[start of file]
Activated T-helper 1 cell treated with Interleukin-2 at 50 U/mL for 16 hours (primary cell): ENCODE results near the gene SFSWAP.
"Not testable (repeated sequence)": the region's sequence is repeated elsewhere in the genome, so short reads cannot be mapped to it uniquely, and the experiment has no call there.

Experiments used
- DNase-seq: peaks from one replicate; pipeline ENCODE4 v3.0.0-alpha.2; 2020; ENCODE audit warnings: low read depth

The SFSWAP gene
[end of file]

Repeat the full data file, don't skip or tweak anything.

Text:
Activated T-helper 1 cell treated with Interleukin-2 at 50 U/mL for 16 hours (primary cell): ENCODE results near the gene SFSWAP.
"Not testable (repeated sequence)": the region's sequence is repeated elsewhere in the genome, so short reads cannot be mapped to it uniquely, and the experiment has no call there.

Experiments used
- DNase-seq: peaks from one replicate; pipeline ENCODE4 v3.0.0-alpha.2; 2020; ENCODE audit warnings: low read depth

The SFSWAP gene